In my book, "Getting Started with NativeScript",  I discuss using Appium, for end to end testing.   Since the point where my book was published, one of the NativeScript engineers Hristov Deshev has actually created a really neat plugin.  It actually wraps up all the same steps that I came up for in my book.  Since it is a plugin, it is way easier to use, since it handles all the configuration and installation for you.  You just type tns install appium and it will install everything you need for end to end tests.   In this case all the tests for Appium will be stored in the root /e2e-tests folder since they don't actually need to be part of the Application itself.  Appium uses Mocha (which is the primary reason why I use mocha for my normal unit tests, I like consistency.).  It also uses Chia for the Asserts; so the tests are created the exact same way as I described in the unit testing post; with only a couple minor  changes.

So lets look at your /e2e-tests/carderAppium.js test that I provided in my sample testing application:

var nsAppium = require("nativescript-dev-appium");

The first thing you will notice is that I don't require any of the code from the app; the end to end testing does not run from inside your app; it is 100% external to your app.  So, you are at this point requiring the Appium setup and control driver library that Hristov wrote to wrap the configuration complexity.

describe("Carder app tests", function () {
    this.timeout(100000);
    var driver;

    before(function () {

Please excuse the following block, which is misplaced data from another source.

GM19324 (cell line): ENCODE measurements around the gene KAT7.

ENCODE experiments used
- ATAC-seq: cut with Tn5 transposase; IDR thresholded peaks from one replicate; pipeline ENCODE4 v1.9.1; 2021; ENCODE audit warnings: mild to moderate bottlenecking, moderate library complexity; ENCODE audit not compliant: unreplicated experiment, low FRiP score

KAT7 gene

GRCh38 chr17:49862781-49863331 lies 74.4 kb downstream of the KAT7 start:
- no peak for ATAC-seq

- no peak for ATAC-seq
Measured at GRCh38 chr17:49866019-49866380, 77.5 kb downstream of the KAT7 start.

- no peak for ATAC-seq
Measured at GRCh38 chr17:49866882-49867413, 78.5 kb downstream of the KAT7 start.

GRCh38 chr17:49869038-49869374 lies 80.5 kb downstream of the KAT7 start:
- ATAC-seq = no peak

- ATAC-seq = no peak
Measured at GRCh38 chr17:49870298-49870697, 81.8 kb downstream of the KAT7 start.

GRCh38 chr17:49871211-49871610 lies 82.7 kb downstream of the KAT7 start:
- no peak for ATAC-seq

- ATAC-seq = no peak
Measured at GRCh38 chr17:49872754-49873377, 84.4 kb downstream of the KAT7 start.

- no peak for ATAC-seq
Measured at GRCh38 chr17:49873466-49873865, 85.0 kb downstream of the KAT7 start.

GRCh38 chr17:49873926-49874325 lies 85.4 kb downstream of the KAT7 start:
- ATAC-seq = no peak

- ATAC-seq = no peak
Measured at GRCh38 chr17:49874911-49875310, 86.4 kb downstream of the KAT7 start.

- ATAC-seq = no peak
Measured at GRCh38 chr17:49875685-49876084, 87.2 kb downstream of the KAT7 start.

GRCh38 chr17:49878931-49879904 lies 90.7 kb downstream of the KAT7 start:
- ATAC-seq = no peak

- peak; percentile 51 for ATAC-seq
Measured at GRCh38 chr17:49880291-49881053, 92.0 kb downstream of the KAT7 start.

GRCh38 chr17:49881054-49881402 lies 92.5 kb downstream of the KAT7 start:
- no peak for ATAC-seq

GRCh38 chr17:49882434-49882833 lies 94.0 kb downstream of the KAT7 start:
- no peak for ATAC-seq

driver = nsAppium.createDriver();
    });

    after(function () {
        return driver
        .quit()
        .finally(function () {
            console.log("Driver quit successfully");
        });
    });

We still use the describe; but we have to actually setup the driver (that controls the device) in the before function.  And we tear it down (or close it down) in the after function.   Then we actually do all of our tests...
it("should find the card title", function () {
        return driver
            .elementByAccessibilityId("message")
            .text().should.become('Back of Card');
});

So in the first test, what we have to do is use the driver we created in the before function; pretty much everything uses the driver.  It is the communication channel to the device being tested.   Then the command we use is .elementByAccessibilityId('message').   This command will search the iOS or Android layout for any element in the UI that has the "message" accessibility id attribute set.   Now, in NativeScript this is actually set using the automationText property.  So if you look at my main-dynamic.xml or main-page.xml file; you will see: